Google is looking to create a “digital newsstand” for Android-based devices, according to the WSJ‘s sources, which would take on iTunes’ e-magazine content and push for consistent media access across the spectrum of Android-based hardware. Time Warner, Condé Nast and Hearst are believed to be in talks with Google over the proposal, which has seen the search giant supposedly promise increased revenue shares than the current Apple 70/30 split, together with greater access to subscriber personal data which could be used to better tailor marketing and services.
Both factors were cited by sources as key reservations of content providers in ongoing negotiations with Apple, and which are believed to have delayed work on launching a so-called magazine subscription API. Apple, the WSJ claims, is now looking to begin an opt-in scheme for users to share some personal data, though publishers are apparently pessimistic on how many people will actually comply.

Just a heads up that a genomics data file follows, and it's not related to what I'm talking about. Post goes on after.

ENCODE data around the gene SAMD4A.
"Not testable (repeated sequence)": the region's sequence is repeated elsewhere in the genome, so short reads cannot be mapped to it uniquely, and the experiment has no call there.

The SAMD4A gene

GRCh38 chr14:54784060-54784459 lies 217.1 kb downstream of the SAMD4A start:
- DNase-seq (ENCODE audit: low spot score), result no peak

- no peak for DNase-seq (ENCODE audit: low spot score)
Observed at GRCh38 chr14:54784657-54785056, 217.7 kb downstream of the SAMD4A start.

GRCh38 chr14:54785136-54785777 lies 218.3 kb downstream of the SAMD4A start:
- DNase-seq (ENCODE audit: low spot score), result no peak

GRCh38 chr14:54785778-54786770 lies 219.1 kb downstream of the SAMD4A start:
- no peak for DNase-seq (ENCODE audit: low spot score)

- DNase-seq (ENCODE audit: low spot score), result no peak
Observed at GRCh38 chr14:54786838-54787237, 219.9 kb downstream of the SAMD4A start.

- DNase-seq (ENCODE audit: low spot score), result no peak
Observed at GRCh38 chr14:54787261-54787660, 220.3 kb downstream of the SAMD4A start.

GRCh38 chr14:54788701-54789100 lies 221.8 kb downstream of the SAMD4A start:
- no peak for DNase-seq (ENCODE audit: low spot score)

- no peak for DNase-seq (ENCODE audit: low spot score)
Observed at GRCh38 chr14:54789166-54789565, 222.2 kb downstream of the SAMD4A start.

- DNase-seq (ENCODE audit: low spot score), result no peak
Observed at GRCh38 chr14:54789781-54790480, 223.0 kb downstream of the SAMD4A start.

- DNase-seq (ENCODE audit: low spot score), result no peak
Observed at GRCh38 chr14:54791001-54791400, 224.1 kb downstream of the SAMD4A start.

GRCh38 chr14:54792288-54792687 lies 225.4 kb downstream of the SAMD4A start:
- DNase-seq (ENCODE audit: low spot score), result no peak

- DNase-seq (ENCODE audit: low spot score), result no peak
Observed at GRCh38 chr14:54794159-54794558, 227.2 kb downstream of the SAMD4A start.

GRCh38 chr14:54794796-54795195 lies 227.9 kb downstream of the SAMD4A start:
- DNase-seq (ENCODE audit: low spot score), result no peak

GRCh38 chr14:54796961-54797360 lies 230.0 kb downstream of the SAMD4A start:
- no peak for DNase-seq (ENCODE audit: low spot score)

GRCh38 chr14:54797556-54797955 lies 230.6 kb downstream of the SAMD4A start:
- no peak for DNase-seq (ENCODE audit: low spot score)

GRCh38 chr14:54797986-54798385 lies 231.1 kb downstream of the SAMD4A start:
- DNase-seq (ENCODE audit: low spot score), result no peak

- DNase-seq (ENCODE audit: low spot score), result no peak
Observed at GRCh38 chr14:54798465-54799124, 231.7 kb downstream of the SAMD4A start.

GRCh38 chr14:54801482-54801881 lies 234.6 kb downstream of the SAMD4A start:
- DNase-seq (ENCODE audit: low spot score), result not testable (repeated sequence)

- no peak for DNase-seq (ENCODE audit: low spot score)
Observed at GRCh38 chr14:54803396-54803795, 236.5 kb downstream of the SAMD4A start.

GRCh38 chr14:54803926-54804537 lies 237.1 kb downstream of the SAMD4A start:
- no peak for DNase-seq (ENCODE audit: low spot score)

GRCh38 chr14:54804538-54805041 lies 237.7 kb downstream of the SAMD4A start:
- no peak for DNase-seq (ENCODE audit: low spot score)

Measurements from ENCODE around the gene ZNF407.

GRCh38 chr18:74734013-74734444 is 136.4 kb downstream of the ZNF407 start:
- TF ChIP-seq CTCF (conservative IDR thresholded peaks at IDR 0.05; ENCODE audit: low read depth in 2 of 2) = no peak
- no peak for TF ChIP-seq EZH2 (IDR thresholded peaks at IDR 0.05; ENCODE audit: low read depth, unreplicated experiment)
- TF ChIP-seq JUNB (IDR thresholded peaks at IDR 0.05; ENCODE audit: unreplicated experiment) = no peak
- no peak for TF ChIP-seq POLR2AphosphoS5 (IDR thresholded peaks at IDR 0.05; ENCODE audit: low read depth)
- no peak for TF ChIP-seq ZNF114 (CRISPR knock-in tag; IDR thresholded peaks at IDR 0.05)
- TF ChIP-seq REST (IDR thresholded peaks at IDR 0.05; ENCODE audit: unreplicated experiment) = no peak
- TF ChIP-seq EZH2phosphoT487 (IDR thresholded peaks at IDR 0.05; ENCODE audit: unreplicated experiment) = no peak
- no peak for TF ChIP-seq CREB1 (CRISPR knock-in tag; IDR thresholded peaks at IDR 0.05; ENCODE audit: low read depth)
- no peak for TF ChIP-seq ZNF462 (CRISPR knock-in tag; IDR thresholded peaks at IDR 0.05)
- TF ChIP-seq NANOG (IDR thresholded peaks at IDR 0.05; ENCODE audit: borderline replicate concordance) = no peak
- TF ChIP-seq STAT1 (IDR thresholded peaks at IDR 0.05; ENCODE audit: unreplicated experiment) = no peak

Google declined to comment specifically on the rumors, saying only that “We’ve consistently said we’re talking with publishers about ways we can work together, including whether we can help them with technology for subscription services. We have nothing specific to announce at this time.” VP of e-commerce Stephanie Tilenius is believed to be managing the Google e-newsstand project.